White House draft policy wants federal agencies to find open source religion

Next Story

Microsoft targets Evernote users with software that makes it easy to switch to OneNote

By now, the advantages of open source are there for all to see. When you give people access to the underlying code, good things happen. People find bugs and security holes. They make it better. They adapt it to different needs. They even build entire startup ecosystems on top of key projects.

It’s become so ubiquitous in the private sector that the government has begun to see the light too. Today US CIO Tony Scott released a blog post outlining the Obama administration’s plans to bring open source to the government too.

In the White House’s draft vision, government agencies will be able to share code and improve efficiencies over time, saving one agency from reinventing the wheel when another has already done the work.

It’s not a defined policy yet, just a launching pad for discussion. As Scott wrote in the blog post “we’re releasing for public comment a draft Federal Source Code policy to support improved access to custom software code.” In other words, it is a starting point towards instituting a government-wide open source policy.

Open sourcing code used across government projects doesn’t necessarily mean the policy will require releasing all of the code to the public — think of it as semi-open — but even a portion of that code, an amount not specified will be open sourced to the public too, where presumably it could drive interesting use cases and even new businesses.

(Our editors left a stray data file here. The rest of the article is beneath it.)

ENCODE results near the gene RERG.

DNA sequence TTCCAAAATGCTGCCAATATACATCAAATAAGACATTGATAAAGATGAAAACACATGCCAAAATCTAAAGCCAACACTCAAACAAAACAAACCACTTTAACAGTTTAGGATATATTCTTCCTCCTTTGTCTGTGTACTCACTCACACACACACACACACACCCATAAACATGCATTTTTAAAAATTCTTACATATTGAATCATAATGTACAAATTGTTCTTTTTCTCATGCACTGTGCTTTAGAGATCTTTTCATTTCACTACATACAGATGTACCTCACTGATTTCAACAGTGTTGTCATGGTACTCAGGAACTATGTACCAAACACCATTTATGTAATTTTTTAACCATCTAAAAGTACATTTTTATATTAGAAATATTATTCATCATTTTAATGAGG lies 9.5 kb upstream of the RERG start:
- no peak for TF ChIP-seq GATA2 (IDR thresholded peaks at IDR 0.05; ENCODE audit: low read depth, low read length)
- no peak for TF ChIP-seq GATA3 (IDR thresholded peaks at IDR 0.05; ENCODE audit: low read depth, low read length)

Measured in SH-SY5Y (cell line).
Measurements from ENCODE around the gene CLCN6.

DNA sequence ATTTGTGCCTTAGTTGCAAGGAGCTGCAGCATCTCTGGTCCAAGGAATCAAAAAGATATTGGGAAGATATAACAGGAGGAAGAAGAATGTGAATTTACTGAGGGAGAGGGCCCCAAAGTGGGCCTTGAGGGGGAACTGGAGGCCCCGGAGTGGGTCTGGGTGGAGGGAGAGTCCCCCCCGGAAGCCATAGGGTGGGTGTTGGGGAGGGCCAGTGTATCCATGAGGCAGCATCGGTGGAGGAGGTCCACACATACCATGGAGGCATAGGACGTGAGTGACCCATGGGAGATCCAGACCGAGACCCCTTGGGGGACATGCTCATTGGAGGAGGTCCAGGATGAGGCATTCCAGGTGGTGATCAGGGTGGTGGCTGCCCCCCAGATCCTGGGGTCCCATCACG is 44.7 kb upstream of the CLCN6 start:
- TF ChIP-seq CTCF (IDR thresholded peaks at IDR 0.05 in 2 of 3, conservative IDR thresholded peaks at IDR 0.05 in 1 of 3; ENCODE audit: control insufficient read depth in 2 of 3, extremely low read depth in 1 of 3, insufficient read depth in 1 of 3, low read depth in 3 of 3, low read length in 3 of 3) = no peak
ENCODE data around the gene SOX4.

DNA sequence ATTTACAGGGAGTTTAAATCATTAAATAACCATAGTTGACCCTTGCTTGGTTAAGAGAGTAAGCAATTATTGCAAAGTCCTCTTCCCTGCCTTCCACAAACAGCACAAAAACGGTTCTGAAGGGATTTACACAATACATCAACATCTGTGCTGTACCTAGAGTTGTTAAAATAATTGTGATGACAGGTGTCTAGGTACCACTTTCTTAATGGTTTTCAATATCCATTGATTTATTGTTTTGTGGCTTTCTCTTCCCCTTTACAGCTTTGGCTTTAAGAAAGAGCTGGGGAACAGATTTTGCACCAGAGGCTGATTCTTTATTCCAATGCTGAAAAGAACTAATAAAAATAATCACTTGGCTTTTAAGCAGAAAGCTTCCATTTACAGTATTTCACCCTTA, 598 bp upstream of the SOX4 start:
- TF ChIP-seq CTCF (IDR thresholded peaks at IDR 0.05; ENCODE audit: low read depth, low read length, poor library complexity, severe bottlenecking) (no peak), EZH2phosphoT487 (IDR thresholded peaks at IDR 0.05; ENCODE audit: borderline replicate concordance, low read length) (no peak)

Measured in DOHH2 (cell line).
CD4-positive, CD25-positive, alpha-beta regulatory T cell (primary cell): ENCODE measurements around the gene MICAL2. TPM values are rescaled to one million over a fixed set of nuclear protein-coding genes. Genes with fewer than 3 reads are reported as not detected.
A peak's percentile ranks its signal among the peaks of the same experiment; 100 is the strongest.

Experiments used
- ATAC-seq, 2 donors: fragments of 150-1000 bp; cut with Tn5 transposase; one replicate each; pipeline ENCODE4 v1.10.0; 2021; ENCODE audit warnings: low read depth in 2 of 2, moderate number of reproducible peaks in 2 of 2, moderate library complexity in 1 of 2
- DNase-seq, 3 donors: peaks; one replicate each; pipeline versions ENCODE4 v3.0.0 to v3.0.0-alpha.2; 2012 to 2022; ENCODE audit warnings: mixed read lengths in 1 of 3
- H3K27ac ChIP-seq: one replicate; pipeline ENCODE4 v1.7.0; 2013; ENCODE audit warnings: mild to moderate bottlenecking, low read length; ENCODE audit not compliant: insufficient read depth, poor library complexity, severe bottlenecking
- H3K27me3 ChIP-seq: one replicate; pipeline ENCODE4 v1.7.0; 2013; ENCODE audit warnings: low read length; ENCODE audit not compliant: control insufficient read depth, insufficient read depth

“This policy will require new software developed specifically for or by the Federal Government to be made available for sharing and re-use across Federal agencies. It also includes a pilot program that will result in a portion of that new federally-funded custom code being released to the public,” Scott wrote in the blog post

The policy is not just about sharing code though. It also would also instruct agencies to use open source pieces to build the software itself whenever possible, as is already happening on some projects today, according to Scott.

If the White House can succeed in moving this along, and assuming it survives the transition to the next administration, code sharing is a sensible approach, which ultimately could encourage innovation and even new businesses using technology that originated in the government using tax dollars. That would seem to be an approach on which people, regardless of party or politics  could agree.

Featured Image: Stefano Garau / Shutterstock.com/Shutterstock